Saturday, 17 April 2010


Yes, another import, but to be fair you are rather more likely to see Eucalyptus than many indigenous tree species - there are approximately 5 million hectares planted in Brazi!
Why Eucalyptus particularly? Well, Eucalyptus stands are extraordinarily productive, especially in Brazil where the climate is perfect for growth. In fact, Brazil holds the world record, with an astonishing 100 cubic metres per hectare per year! This is not purely a question of climate, Brazil has invested heavily in Eucalyptus forestry, so much so that they are now the worlds largest exporter of both wood and pulp, and even offer production advice to Australia.

The wood is not especially good for construction, but it is excellent for both charcoal (for iron production) and especially paper manufacture. Even so, I'm told that the major newspapers in Sao Paulo cannot get enough paper and have to import.

Of course, for day to day use, Eucalyptus is best known for it's oil, which is not only clears your nose, but is a powerful disinfectant. And, it's flammable. On hot days clouds of oil rise from the trees and it is not unknown for trees to spontaneously explode! Certainly forest fires spread easily and the tree itself is well adapted to regenerate after fire, growing back from it's base (another reason it is useful in forestry).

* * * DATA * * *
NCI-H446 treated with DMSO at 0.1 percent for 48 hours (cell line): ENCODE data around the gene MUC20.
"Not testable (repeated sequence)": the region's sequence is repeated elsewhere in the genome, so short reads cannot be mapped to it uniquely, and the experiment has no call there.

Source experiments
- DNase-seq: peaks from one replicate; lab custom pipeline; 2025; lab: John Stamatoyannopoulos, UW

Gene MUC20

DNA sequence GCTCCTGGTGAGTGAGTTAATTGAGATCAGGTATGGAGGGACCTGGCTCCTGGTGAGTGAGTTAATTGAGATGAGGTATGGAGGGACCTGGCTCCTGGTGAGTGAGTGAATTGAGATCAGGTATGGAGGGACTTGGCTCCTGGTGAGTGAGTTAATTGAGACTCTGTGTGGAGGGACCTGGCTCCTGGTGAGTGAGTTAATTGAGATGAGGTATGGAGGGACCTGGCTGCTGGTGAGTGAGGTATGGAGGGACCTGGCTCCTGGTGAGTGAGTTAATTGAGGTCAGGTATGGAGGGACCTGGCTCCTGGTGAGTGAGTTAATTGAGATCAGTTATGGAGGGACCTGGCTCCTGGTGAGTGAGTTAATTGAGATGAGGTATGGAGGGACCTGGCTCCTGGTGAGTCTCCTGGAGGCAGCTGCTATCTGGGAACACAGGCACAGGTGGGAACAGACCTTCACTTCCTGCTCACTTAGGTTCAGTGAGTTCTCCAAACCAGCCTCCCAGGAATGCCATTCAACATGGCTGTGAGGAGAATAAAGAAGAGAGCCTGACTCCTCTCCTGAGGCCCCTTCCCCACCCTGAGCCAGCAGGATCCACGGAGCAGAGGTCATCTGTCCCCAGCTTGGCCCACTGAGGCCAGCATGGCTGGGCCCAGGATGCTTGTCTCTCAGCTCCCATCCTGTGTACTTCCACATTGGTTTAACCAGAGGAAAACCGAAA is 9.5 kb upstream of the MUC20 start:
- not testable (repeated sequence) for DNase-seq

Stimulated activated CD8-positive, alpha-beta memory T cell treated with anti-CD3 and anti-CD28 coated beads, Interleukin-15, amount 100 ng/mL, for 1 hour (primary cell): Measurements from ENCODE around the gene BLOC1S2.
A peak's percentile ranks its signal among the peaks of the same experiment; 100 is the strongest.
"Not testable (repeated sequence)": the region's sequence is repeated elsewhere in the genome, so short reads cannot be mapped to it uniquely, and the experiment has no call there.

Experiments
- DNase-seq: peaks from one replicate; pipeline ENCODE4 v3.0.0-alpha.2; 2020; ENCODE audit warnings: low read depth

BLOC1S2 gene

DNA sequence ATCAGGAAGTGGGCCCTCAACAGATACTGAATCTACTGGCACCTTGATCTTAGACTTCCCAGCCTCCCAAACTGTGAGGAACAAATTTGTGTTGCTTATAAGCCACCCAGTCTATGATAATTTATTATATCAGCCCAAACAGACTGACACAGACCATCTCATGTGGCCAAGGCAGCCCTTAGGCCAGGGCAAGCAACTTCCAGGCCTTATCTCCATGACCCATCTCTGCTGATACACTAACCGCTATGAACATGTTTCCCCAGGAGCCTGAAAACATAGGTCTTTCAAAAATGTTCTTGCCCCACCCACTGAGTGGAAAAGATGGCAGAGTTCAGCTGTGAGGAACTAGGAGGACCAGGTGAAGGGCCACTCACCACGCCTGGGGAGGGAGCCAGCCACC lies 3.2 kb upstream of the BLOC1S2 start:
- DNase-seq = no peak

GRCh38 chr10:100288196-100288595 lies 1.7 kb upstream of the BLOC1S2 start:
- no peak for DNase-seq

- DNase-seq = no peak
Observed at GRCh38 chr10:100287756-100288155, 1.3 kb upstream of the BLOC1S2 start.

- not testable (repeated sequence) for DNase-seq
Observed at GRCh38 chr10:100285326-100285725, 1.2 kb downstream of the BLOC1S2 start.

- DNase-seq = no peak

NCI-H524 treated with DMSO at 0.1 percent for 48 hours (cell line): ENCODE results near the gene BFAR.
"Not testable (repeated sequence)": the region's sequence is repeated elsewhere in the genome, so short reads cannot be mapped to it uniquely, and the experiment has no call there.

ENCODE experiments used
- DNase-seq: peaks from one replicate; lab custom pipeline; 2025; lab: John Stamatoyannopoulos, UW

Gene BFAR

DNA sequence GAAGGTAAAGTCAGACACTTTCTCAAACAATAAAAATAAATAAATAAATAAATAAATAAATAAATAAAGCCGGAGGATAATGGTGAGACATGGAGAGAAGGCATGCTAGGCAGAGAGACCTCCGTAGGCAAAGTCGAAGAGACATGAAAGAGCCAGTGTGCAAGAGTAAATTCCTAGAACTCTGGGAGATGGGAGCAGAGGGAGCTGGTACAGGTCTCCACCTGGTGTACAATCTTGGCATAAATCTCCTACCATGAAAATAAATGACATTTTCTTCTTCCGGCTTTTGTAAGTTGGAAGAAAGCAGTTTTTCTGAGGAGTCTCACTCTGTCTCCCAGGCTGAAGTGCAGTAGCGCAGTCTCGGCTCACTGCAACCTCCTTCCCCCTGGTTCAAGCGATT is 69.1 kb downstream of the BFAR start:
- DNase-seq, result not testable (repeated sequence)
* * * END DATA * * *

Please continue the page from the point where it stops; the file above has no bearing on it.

What does this huge plantation mean for the environment, beyond the obvious loss of natural habitat? Well apart from the increased risk of forest fires, Eucalypts are extremely demanding of water, they can even be used to drain swamps. And, by themselves, they have little to offer the endemic wildlife as there are, sadly, no koala bears in Brazil. A study of bird species found only 8 of the 200 endemic to the Mata Atlantica, though this is partly because the understory is cleared in commerical forests. This included foragers like the Ruddy ground dove (Columbina talpacoti) and our old friend the Bananaquit (Coereba flaveola), who was probably feeding on Eucalyptus flowers, which are very high in nectar.

One way of looking at it though is to consider Eucalyptus as a "crop". If the forest understory is left, quite a few species can still survive, at least in comparison to other "crops" such as sugar cane or maize.It could be worse.

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